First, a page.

A Word with Andrew Padian: Busting Myths About Going Green - Earth Week

ADDITIONAL CONTRIBUTORS Matthew DeMello

Photo by Kevin Krejci.

Imagine living in the most energy efficient home possible. A small townhouse with a white picket fence and a rooftop decked in solar panels may come to mind for most, but not for Andrew Padian. He’s the Vice President for Energy Initiatives at the Community Preservation Corporation and a board member for GreenhomeNYC. The all-volunteer nonprofit organization works with building owners (not landlords, as that’s a “sexist and feudal term” for Padian) in the city to find everyday ways of making housing more environmentally sound and energy efficient.

In the latest entry for our ‘A Word With’ interview series here at BTR, Padian talks about how that image of solar panel rooftops represents one of the biggest obstacles in spreading understanding about the best ways to “build green.” In doing so, he gives insight on the reality of what implementing sustainable building and maintenance practices in a populated urban environment looks like.

BreakThru Radio: What are the greatest challenges in communicating with small building owners in a city the size of New York on sustainable practices in construction and upkeep?

Andrew Padian: Getting past the misinformation and the “bling.” When people come to you right away and they want to talk about making the green building or making their existing building greener, the first thing that comes out of their mouth is “heat pumps, solar panels, and green roofs.” And when we say to them it’s shower heads, aerators, tuning your boiler, and sealing your holes, they think we’re really boring.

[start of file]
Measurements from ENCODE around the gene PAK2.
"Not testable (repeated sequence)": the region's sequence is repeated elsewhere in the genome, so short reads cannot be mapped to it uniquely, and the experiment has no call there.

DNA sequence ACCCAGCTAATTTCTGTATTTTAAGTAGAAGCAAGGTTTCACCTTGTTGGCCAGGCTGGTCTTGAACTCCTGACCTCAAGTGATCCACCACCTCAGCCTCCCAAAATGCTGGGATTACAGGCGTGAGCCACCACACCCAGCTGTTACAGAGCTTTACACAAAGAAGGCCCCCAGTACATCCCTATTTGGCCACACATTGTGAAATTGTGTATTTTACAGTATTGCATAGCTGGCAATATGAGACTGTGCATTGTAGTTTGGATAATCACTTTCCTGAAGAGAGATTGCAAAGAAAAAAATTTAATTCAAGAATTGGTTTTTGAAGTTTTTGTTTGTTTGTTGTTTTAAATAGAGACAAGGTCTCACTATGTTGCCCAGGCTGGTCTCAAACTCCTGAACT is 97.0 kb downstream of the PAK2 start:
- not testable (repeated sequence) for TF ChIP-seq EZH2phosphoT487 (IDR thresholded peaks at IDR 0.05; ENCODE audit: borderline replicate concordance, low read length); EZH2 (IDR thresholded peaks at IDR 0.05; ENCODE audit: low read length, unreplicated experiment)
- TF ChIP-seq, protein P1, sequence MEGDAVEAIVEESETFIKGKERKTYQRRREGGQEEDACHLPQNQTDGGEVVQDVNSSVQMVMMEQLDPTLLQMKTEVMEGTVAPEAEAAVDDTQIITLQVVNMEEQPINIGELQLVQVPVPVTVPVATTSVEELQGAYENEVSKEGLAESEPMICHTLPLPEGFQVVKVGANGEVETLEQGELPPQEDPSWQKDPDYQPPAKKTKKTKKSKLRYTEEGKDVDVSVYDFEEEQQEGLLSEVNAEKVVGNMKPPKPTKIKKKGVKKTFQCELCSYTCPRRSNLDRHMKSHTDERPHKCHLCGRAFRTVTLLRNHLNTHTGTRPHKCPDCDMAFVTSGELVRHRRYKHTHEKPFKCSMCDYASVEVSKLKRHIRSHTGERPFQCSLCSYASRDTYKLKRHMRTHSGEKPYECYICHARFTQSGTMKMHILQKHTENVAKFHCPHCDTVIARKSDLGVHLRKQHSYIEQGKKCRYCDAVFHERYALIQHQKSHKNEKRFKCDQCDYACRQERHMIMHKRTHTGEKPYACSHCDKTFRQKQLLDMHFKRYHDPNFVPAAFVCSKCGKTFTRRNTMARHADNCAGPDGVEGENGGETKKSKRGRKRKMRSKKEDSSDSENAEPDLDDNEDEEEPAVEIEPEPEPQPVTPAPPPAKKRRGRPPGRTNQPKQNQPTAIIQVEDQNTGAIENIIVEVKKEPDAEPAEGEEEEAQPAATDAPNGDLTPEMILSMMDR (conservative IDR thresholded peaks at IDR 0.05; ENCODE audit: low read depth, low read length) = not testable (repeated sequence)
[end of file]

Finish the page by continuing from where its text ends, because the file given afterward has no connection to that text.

Then we show them test cases where we’ve done stuff like that and saved 40 percent in buildings. I mean, we’re not the contract on it but we do a lot of work with people who have had a huge success with retrofits and we support all of their studies and all of their information, and we try to put as much of that information out into the public as we can.

BTR: In regards to that 40 percent, is that usually what’s lost in a typical small residential building either built or maintained with less sustainable methods?

AP: I don’t want to throw that number out because the rule of thumb is the bigger your building is, the more potential you have for savings and the more waste you have. Although, I’ve found very, very efficient buildings that are still capable of 25 percent savings. So I can’t tell how much someone’s going to save — and this is the hardest thing to get through any building owner’s head, from a single family home owner to a multi-family building owner to a commercial building owner. They come to you and say, “How much can you save me?”

People don’t understand that buildings use substantially different amounts of energy and they use them for different things. Two buildings, side-by-side, that are exactly the same multi-family building, built by the same architect and construction company, can have two completely different usage patterns. I just saw this in a [pair of buildings] yesterday — side-by-side, same building, same architect and construction company. One of them uses 42 percent of their hot water, the other uses 31 percent. Why?

So the most difficult thing for owners to understand is that we don’t know how much we can save them until we look at their actual usage. And most residential and multi-family building owners aren’t very good at keeping records of their energy usage. Commercial buildings tend to be very good at it. So we’re right now working with a local law in New York City, which is called Local Law 84, that requires all buildings over 50,000 square feet to be bench marked using the EPA’s portfolio manager; I can not tell you how difficult it is to pry the oil bills or any energy information from the owners – it’s the hardest part of doing the work.

But once we know how they’re doing, we know what their usage is, we know where their energy waste is, and we can address that.

BTR: Sustainability has been a buzzword that’s been thrown around many different fields in recent years. Is there ever a difference between what’s sustainable and what’s environmentally sound?